How to Use CSS to Style Your R Shiny Projects

August 20, 2019
By

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shelf with CS and math books

I hope you will give me 7 minutes to convince you why CSS is a good thing, and why you should be using it in your projects. In this post I’ll give you a little overview of CSS and I’ll discuss adding CSS to R Shiny. In my future article I’ll compare SASS and CSS, and I’ll show you how you can use SASS in R.

So, R Shiny provides scalability, fast prototyping, and power, but without CSS, it looks like this:

Source: http://shiny.rstudio.com/gallery/faithful.html

With CSS, it can look like this:

source: https://github.com/leoluyi/ptt_give_dashboard

Are you convinced? Good!  Let’s take a look at the possibilities. So what is CSS? It’s basically as old as HTML itself. But don’t let that scare you. It’s still incredibly useful, time-saving and adds sanity to your developer lifestyle.

CSS stands for Cascading Style Sheets. It describes how HTML elements are to be displayed (in any media). Every Cascading Style Sheet (whether it is contained in a .css file, or embedded in the head element of an HTML document) is a series of instructions called statements. Every CSS statement consists of two parts. There is the outside part of the bracket, which is the selector for the elements and a set of rules for the elements. The outside part tells you which elements will be affected, and the inside part tells you the rules that are applied.

css code demo

One of the best things about CSS is that you can one set of rules that allows you to control the layout of multiple web pages all at once. As long as you keep the pages consistent, you don’t have to re-do any of the stylings.

There are currently 3 main ways you can add css styling to your code:

  1. Add styling directly to HTML tags
  2. Add CSS to your HTML header
  3. Add style sheets with the www directory

But if we are to “cut to the chase,” the best way #3 — add style sheets to your www directory. But I do want you to know about the other options, just in case you run into it, and so that you can judge for yourself which method works best for your projects.

  1. Add styling directly to HTML tags… here is an example:

shinyUI(fluidPage(
headerPanel(
h1("New Application",
style = "font-weight: 500; color: #4d3a7d;"))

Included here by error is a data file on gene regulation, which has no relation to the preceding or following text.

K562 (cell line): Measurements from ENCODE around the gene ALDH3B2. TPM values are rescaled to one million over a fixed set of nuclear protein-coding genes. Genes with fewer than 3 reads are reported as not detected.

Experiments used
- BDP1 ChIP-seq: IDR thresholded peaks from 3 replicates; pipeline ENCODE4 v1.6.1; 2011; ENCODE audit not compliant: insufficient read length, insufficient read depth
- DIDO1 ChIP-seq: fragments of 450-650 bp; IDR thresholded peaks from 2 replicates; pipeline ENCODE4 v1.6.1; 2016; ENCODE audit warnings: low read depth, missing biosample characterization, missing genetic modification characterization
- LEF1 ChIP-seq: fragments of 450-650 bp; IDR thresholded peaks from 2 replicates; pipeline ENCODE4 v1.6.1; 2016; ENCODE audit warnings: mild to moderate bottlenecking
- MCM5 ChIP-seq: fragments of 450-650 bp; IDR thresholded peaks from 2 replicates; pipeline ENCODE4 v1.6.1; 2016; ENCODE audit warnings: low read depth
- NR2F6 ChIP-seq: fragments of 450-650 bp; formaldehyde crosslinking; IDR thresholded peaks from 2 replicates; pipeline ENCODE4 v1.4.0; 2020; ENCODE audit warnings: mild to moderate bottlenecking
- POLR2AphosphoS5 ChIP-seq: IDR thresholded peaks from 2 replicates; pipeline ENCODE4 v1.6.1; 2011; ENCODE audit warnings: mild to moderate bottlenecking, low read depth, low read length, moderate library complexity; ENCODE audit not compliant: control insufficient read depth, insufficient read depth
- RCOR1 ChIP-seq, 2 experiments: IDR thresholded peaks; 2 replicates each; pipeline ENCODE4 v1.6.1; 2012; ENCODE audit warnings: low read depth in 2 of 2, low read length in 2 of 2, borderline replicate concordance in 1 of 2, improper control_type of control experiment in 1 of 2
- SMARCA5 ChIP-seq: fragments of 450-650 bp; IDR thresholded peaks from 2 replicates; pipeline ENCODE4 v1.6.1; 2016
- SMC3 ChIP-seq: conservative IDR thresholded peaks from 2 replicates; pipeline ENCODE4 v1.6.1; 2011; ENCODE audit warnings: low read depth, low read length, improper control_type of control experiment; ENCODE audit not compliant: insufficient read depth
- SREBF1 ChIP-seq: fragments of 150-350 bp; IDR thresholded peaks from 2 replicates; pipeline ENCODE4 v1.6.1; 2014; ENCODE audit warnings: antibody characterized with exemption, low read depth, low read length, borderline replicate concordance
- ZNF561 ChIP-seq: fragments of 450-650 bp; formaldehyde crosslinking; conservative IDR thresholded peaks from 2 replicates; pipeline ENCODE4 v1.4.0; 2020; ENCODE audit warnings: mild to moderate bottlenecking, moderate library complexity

))

The downsides to adding styling directly to HTML tags are the following:  (1) They are easy to lose track of in large projects with a lot of code, and (2)  Impossible to reuse in different objects. If you are using the element in more than one place, you will have to repeat the styling!

2. Add CSS to your HTML header

ui <- shinyUI(semanticPage(
tags$head(
tags$style(HTML("
@import url('my-font.url');
h1 {
font-weight: 500;
color: #48ca3b;
}

This is a tiny bit better, because you are defining it outside of the actual HTML elements.  But at the same time, because you are still doing it in the code, you are not using a separate file. And because you’re not using a separate file, you cannot cache this and optimize the app. That means you are still missing some of the options that make CSS really good.

3. Add style sheets with the www directory

uui <- shinyUI(semanticPage(
tags$head(
tags$link(rel = "stylesheet", type = "text/css", href = "styles.css")
)
))

Adding a separate file makes the code much cleaner. You have a completely separate place for all of the rules. And you can add more than one file, so you can add a bit of structure to however you want to style your stuff.

Other benefits:  (1) Allows code to be reused; (2) Allows caching. 

I hope you give it a try!  In the next post, I will compare CSS with SASS and show you how to use SASS with R.

You can find me on LinkedIn or just leave a comment below.

 

Article How to Use CSS to Style Your R Shiny Projects comes from Appsilon Data Science | End­ to­ End Data Science Solutions.

To leave a comment for the author, please follow the link and comment on their blog: r – Appsilon Data Science | End­ to­ End Data Science Solutions.

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